Eat out for life

or 10 days this winter, dining and drinking will serve more than just to curb your appetite. From February 4, World Cancer Day, to February 15, the International Childhood Cancer Day, 10 percent of the proceeds from some of the country’s trendiest venues will help treat Lebanon’s children with cancer.

Organized in partnership with BeirutRestaurants.com, Eat out for Life is the latest initiative by the local Children’s Cancer Center of Lebanon (CCCL) to raise funds for its average 250 patients per year. With the participation of more than 40 restaurants across Beirut and several eateries in Jbeil, CCCL’s fundraising executive, Karen Khoury, tells NOW Extra she hopes the campaign will bring in approximately $100,000.

Founded in 2002, the CCCL is affiliated with St. Jude's Children's Research Hospital in Memphis, Tennessee and works closely with the American University of Beirut Medical Center (AUBMC). The patients’ survival rate is at a remarkable 80 percent, and by the end of 2010, the center had treated over 750 children.

With treatment lasting around three years and costing between $40,000 and $100, 000 a year per patient, the CCCL relies heavily on donations. “Though we receive support from the Ministry of Health and the National Social Security Fund, [their funding] remains minimal compared to our $12 million annual budget,” explains Khoury.

She adds that there are an estimated 500 new diagnoses each year and that many of the children do not always benefit from social security. The number of benefiting patients is thus a direct function of fundraising endeavors. All the more reason to make sure dinner over the next week is at one of the Eat out for life participating restaurants.

To Nabil Hayek, owner of Charlie’s Bar on Gouroud Street in Gemmayze, taking part in the event was a no-brainer. The 27-year-old is himself a cancer survivor, who has just finished treatment. As for Bob Abou Jaoude, owner of the recently opened Chicken and Cow venue at Sassine Square, Eat out for Life helps promote a noble cause. “They are doing a good job with the advertizing,” he says. “But we aren’t in it for a commercial goal; it’s just something honorable in which to take part.”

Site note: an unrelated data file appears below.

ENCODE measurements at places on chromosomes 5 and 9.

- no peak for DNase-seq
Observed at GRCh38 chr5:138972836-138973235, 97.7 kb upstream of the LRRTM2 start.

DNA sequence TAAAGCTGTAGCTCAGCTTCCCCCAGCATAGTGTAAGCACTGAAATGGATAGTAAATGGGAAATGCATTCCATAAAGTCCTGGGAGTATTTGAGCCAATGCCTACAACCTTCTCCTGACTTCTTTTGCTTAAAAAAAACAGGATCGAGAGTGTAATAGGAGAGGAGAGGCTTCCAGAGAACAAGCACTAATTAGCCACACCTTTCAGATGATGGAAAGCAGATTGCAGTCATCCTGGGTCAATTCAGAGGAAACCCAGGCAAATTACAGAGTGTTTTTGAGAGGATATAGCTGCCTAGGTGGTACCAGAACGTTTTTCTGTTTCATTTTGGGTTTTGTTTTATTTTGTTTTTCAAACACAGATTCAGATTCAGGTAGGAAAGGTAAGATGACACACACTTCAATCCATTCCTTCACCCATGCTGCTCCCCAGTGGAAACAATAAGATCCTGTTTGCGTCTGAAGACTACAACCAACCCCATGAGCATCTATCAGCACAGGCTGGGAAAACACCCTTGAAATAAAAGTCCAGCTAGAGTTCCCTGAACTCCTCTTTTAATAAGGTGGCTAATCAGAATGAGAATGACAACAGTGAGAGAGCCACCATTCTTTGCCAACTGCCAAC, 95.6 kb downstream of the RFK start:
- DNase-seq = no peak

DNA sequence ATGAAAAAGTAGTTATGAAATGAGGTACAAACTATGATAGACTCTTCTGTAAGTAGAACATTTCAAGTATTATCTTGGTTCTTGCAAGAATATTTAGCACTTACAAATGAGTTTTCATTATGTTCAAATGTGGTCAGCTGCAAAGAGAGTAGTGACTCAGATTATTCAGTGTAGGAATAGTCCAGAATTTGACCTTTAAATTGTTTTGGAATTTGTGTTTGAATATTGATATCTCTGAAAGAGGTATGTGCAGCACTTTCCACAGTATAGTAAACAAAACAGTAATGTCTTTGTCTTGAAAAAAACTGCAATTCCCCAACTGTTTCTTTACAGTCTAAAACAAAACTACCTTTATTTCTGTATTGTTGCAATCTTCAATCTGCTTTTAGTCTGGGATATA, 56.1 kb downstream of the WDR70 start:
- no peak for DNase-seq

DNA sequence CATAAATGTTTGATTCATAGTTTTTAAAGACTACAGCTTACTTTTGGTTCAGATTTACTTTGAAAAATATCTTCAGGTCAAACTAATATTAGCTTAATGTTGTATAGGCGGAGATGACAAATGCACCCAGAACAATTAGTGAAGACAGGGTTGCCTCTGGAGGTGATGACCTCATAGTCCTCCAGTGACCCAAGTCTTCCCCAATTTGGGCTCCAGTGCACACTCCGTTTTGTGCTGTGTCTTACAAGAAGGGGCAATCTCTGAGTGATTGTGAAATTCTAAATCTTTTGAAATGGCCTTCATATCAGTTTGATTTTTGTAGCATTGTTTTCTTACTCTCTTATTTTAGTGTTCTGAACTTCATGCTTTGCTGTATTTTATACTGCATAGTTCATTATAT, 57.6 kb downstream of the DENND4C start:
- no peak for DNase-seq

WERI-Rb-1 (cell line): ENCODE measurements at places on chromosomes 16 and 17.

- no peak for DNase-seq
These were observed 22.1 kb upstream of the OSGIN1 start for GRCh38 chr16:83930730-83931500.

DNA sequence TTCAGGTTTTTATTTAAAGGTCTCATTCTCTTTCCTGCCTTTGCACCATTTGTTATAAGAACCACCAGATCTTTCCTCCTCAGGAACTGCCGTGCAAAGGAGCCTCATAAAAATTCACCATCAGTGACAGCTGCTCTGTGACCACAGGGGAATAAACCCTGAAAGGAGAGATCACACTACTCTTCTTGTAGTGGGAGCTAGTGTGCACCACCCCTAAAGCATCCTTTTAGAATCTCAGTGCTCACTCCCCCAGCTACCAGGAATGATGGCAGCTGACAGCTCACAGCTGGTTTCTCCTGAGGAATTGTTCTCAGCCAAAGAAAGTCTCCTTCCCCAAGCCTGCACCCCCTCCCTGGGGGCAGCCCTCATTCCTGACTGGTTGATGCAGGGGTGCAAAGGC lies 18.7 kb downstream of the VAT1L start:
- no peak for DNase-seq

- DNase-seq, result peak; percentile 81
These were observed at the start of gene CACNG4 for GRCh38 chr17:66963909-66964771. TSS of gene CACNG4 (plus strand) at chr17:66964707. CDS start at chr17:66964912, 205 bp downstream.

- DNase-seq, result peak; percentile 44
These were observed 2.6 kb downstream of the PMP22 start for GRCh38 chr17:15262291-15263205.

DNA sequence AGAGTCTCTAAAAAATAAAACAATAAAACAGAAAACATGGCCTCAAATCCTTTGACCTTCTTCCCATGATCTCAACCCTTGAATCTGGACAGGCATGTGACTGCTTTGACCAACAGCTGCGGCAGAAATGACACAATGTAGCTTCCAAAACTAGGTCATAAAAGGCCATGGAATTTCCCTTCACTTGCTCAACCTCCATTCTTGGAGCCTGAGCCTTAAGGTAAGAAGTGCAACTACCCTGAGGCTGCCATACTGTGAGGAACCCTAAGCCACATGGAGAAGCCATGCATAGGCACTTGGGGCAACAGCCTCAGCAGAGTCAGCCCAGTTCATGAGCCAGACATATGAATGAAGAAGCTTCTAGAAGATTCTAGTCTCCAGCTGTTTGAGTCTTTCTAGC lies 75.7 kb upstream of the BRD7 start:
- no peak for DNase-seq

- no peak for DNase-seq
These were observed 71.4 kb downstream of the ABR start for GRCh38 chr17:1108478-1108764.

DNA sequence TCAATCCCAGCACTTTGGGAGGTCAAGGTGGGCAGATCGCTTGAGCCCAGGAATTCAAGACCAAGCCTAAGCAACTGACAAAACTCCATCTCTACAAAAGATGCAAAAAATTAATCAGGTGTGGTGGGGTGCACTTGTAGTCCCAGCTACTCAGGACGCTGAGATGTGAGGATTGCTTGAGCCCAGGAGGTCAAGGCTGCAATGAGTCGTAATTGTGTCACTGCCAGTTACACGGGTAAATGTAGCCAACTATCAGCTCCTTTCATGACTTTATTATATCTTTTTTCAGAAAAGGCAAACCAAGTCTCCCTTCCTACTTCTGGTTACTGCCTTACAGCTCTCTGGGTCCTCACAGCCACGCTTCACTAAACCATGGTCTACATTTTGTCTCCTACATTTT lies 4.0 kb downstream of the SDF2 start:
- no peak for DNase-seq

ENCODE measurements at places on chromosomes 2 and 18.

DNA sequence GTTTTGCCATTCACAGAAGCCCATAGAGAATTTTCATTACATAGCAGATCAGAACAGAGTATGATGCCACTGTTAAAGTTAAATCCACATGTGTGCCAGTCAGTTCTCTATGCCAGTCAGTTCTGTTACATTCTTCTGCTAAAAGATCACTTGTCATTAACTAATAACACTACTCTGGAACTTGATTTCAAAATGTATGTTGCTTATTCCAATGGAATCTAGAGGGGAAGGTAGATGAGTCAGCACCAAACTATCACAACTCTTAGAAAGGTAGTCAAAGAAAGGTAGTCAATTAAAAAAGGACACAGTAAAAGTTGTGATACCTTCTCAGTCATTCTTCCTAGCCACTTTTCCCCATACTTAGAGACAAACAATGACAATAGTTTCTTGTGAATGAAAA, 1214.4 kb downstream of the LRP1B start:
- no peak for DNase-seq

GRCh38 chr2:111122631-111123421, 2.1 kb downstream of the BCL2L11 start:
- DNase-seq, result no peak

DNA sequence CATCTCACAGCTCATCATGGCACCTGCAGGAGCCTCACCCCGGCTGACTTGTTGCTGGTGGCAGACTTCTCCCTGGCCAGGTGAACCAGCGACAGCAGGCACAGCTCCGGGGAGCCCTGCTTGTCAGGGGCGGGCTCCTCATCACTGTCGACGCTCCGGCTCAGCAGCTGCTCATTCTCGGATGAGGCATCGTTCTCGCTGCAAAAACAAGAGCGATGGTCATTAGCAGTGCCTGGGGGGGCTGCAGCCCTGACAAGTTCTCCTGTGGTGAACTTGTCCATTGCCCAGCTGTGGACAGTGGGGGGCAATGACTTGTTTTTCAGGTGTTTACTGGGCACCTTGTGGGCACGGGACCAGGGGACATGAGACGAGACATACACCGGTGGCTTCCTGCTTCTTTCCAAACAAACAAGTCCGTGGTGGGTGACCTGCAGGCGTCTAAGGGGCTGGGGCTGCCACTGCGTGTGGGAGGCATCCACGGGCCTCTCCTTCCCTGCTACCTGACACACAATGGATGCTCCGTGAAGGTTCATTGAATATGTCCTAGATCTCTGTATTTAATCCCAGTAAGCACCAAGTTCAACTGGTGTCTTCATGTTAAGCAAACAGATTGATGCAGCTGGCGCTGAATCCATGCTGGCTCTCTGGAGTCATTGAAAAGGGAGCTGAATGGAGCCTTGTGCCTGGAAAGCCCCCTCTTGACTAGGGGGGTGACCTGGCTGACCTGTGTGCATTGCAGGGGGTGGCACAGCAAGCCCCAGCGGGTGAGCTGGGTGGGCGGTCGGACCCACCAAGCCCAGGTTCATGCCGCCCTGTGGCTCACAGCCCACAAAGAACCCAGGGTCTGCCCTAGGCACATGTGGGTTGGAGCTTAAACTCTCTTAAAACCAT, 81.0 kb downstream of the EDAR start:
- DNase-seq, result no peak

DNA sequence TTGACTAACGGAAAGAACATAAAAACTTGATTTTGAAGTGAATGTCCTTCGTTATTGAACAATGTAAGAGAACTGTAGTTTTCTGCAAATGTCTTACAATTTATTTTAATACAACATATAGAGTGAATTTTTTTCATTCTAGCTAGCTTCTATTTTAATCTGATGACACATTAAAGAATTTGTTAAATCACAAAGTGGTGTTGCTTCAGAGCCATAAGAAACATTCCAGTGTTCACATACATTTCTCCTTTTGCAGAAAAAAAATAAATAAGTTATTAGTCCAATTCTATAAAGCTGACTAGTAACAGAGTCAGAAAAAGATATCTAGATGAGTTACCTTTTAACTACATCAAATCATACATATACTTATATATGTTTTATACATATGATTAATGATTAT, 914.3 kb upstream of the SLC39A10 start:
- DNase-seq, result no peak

According to the project’s Facebook group, one of the program’s goals is to “create social responsibility within the Lebanese community through a unique social dining experience.”

Coming a year after  BeirutRestaurants.com’s and social-action organization Yallah Beirut’s “Dine out for Haiti,” it seems Lebanese are picking up on the trend of combining business and charity. Last February's event, which lasted one night and involved more than 36 Gemmayze eateries, churned in over $12,000 for victims of Haiti’s 2010 earthquake, said BeirutRestaurants.com’s Badeeh Abla.

Though most places NOW Extra spoke to say the number of consumers following Eat out for Life's opening week end was normal, Abla says the buzz is picking up. People are going into restaurants and seeing the flyers on the tables, he explains; “Restaurant owners are also eager to support a cause that is more local, which is different from last year’s event that supported Haiti."

CCCL’s Khoury also says that additional restaurants have been calling to discuss future involvements with the NGO.

Indeed, prospects look good for this newly launched concept as well as future partnerships between businesses and charities in the country. “I think this type of program will continue with more restaurants [wanting to take part],” says Abla. “For next year, we will try and be more public, possibly involve celebrities to help with the marketing,” he tells NOW Extra. “This is just the appetizer.”

As a patron of Sursock’s E-café says, “Lebanese eat out a lot, so let it be for a good cause!”

For the list of participating restaurants, please click here.